ConsortIum of Kenya, FelIef FeconstructIon and 0evelopment DrganIsatIon, Save the ChIldren, WIndle Trust
UK In Kenya
Dthers: UN7
more documents
more documents
more documents
more documents
0 Mar 2011 | Evaluation Reports
Navigating Nairobi. A review of the
implementation of UNHCR's urban refugee
policy in Kenya's capital city. Elizabeth
Campbell, Jeff Crisp, Esther Kiragu. January
2011
0 Jan 2011 | Evaluation Reports
Statistics
2005 UNHCR Statistical Yearbook Country
Data Sheet - Kenya
30 Apr 2007 | Country Data Sheets
2004 UNHCR Statistical Yearbook Country
Data Sheet - Kenya
21 Aug 2006 | Country Data Sheets
2003 UNHCR Statistical Yearbook Country
Data Sheet - Kenya
1 Jan 2005 | Country Data Sheets
2002 UNHCR Statistical Yearbook Country
Data Sheet - Kenya
1 Sep 2004 | Country Data Sheets
UNHCR Maps
Registered Somalis in the East and Horn of
Africa Region
19 Aug 2012 | Maps f romUNHCRMapping unit
Kenya - Somalia border - July 2012
23 Jul 2012 | Maps f romUNHCRMapping unit
Kenya Atlas Map - July 2012
23 Jul 2012 | Maps f romUNHCRMapping unit
UNHCR Presence in the East, Horn of Africa
and the Great Lakes Region - July 2012
23 Jul 2012 | Maps f romUNHCRMapping unit
UNHCR Partner Directory
Action Africa Help Ìnternational
27 Oct 2011 | NGODirectory
African Development and Emergency
Organization
27 Oct 2011 | NGODirectory
Agency for Cooperation and Research in
Development / Association de Coopération et
de Recherches pour le Développement
27 Oct 2011 | NGODirectory
Association of Christian Resource
Organizations Serving Sudan
27 Oct 2011 | NGODirectory
Kenya Fact Sheet
FIood Airdrop in Kenya
Dire Times in Dadaab
CP 2014 pIannIng fIgures for Kenya
TY TT PE DF
PDPULATIDN
DPICIN
0ec 2013 0ec 2014 0ec 2015
TotaI In
country rr
of whom
assIsted
by UNHCP
TotaI In
country rr
of whom
assIsted
by UNHCP
TotaI In
country r
of whom
assIsted
by UNHCP
TotaI 625,250 604,700 600,º10 57º,7º0 602,520 581,820
Pe PP fugees
EthIopIa 21,610 21,610 19,920 19,920 19,450 19,450
SomalIa 482,J90 482,J90 442,170 442,170 428,440 428,440
South Sudan 14,200 14,200 14,2J0 14,2J0 14,680 14,680
7arIous 20,070 20,070 19,810 19,810 18,650 19,650
AsyIum-
seekers
0em. Fep. of
the Congo
8,920 8,920 10,140 10,140 11,170 11,170
EthIopIa 11,110 11,110 11,670 11,670 12,1J0 12,1J0
South Sudan 29,090 29,090 J9,800 J9,800 48,570 48,570
7arIous 17,J10 17,J10 22
InternaIIy
dIspIaced Kenya · · · · · ·
StateIess
peopIe
Stateles
| Pesponse |
Needs and strategIes
Ìn 2014, the top prIorItIes for the Ke KK nya operatIon are to: preserve access to asylum and protectIon for
asylum·seekers and refugees; contInue the unInterrupted delIvery of lIfe·savIng servIces In safety and
securIty; provIde housIng, prImary health care, wa ww ter, sanItatIon, hygIene, and the basIc Infrastructure
underpInnIng them; and support the achIevement of durable solutIons for those choosIng to eIther
voluntarIly ll repatrIate, seek resettlement In a thIrd country or request an alternatIve resIdency status.
UNHCF wI ww ll also pursue Its advocacy efforts on the preventIon of statelessness among affected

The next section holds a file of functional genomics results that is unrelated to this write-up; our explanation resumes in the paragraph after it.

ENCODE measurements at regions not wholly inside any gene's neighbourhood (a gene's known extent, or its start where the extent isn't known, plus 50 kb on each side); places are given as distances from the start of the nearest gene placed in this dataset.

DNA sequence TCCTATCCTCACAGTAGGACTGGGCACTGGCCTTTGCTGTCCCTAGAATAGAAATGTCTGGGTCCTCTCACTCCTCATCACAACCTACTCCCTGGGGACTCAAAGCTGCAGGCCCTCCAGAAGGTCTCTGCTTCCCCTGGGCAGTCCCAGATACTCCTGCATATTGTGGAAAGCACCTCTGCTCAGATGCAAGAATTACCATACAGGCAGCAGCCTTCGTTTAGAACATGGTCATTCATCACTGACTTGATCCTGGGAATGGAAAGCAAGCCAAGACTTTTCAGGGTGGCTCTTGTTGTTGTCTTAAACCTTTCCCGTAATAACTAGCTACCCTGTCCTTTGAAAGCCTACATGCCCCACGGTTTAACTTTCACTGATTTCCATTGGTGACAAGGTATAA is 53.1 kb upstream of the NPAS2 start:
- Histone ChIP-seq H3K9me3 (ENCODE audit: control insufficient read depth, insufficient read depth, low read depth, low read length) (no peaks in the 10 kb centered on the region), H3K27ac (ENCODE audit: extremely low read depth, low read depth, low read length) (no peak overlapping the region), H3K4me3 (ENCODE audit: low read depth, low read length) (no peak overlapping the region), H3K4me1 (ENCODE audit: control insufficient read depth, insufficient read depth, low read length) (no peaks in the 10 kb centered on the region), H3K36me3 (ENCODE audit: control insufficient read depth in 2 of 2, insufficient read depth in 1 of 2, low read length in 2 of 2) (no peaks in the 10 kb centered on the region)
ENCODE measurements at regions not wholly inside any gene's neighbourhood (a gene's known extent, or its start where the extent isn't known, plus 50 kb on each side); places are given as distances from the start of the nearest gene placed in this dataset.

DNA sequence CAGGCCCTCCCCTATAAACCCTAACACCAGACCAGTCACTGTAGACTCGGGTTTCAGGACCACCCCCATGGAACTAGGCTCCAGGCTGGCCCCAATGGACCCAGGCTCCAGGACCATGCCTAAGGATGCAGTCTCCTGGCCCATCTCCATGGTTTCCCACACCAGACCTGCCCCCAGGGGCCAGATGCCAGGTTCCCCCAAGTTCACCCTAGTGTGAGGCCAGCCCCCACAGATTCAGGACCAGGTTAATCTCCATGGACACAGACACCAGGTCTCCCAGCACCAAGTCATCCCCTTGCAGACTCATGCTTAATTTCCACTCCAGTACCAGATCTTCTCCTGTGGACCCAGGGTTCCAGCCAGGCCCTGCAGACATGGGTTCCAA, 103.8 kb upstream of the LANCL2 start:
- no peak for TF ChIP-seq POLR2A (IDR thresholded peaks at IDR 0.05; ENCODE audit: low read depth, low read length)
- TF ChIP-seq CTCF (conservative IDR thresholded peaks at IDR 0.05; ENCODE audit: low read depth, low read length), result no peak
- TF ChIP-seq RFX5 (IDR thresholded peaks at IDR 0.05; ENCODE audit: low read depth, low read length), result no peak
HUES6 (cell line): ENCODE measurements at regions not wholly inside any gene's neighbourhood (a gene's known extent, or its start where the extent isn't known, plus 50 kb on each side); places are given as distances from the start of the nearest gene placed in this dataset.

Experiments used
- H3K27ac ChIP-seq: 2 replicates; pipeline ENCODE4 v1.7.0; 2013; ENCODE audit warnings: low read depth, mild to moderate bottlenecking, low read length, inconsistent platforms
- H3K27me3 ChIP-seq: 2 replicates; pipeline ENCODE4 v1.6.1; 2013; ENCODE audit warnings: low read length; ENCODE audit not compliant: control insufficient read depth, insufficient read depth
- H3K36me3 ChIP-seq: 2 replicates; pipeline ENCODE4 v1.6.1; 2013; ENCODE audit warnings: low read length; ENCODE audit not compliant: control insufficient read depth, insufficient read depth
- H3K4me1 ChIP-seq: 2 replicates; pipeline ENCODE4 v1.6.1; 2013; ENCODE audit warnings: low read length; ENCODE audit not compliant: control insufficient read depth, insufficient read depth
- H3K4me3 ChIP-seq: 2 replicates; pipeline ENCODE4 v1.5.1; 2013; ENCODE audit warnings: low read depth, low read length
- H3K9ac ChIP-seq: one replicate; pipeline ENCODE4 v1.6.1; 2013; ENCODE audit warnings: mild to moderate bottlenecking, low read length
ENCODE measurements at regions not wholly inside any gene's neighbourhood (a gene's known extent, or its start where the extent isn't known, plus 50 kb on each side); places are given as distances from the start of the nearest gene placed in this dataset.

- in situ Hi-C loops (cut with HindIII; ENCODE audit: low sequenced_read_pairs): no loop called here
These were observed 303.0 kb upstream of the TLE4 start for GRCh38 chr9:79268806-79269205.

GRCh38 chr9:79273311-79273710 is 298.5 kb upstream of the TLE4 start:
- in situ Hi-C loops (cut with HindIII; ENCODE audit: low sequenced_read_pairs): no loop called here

communItIes.
The DffIce's strategIes to achIeve these prIorItIes wI w ll Include: deepenIng technIcal and materIal support
to governmental, non·governmental and communIty·based InstItutIons at the natIonal and local levels;
adoptIng communIty·based approaches to maIntaInIng law and order; promotIng peaceful Inter·communal
relatIons; consolIdatIng the Covernment's receptIon, regIstratIon, documentatIon, FS0 and camp
management capabIlItIes; further strengthenIng communIty·based protectIon and management of basIc
servIces; ImplementIng the joInt global educatIon strategy (UNHCF, UNÌCEF and the Covernment), whIch
Is adapted to the local context and contrIbutes to chIld protectIon and sexual and gender·based vIolence
(SC87) responses and preventIon; and enhancIng durable solutIons and lIvelIhood opportunItIes upon
return home.
To advance these goals, UNHCF wI ww ll foster strategIc partnershIps wI ww th key InstItutIons and servIce
provIders at natIonal and l
| ImpIementatIon |
CoordInatIon
UNHCF maIntaIns strategIc partnershIps to ensure the effectIve protectIon of asylum·seekers and
refugees In Ke K nya. The DffIce wI ww ll contInue close collaboratIon wI ww th key InstItutIons In the executIve,
legIslatIve and judIcIary, as we ww ll as wI ww th the medIa sector, at natIonal and local levels.
The |InIstry of ÌnterIor and CoordInatIon of NatIonal Covernment In the DffIce of the PresIdent and Its
0epartment of Fefugee AffaIrs are UNHCF's prImary Covernment counterparts In asylum and refugee
management. Dther key partners are UN agencIes, InternatIonal and natIonal NCDs and the Ke K nya Fed
Cross SocIety. Ìn the camps, WFP Is the prIncIpal provIder of food assIstance, whIle In the areas of chIld
protectIon, responses to SC87, wa ww ter and sanItatIon, nutrItIon and health, and educatIon, UNÌCEF Is a
key partner.
2014 UNHCP partners In Kenya
ImpIementIng partners
Covernment agencIes: 0epartment of Fefugee Aff ff a ff Irs, |InIstry of Health, |InIstry of ÌnterIor and
CoordInatIon of NatIonal Cove vv rnment
CAFE ÌnternatIonal, 0anIsh Fefugee CouncIl, 0on 8osco · Kenya, FafI f Ìntegrated 0eve vv lopment
AssocIatIon, FIlmA mm Id ÌnternatIonal, Hebrew ÌmmIgratIon AId SocIety, ÌnternatIonal Fescue CommIttee, ÌslamIc
FelIef Kenya, JesuIt Fefugee ServI vv ce, Kenya |agIstrates and Judges AssocIatIon, Kenya NatIonal CommIssIon
on Human FIghts, Kenya Fed Cross SocIety, Legal AdvI vv ce Centre (Kìtuo Chc Sherìc) · Kenya, Lutheran World
FederatIon, NatIonal CouncIl of Churches of Kenya, NorwegIan Fefugee CouncIl, Peace WInds Japan, Fefugee
ConsortIum of Kenya, FelIef FeconstructIon and 0eve vv lopment DrganIsatIon, Save vv the ChIldren, WIndle Trust
UK In Kenya
UN7
cuments
more rr documents
more rr documents
more rr documents
0 Mar 2011 | Ev EE aluation Re RR ports
Navi vvgating Nairo r bi. A re rr vi vvew of the